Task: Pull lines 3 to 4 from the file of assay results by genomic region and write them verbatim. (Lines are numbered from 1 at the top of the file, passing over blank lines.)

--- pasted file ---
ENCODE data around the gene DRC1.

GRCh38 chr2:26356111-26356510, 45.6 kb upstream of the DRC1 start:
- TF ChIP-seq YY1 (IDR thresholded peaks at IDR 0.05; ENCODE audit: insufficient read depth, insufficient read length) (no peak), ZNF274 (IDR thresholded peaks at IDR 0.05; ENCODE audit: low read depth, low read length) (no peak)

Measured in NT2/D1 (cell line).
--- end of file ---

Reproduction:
- TF ChIP-seq YY1 (IDR thresholded peaks at IDR 0.05; ENCODE audit: insufficient read depth, insufficient read length) (no peak), ZNF274 (IDR thresholded peaks at IDR 0.05; ENCODE audit: low read depth, low read length) (no peak)

Measured in NT2/D1 (cell line).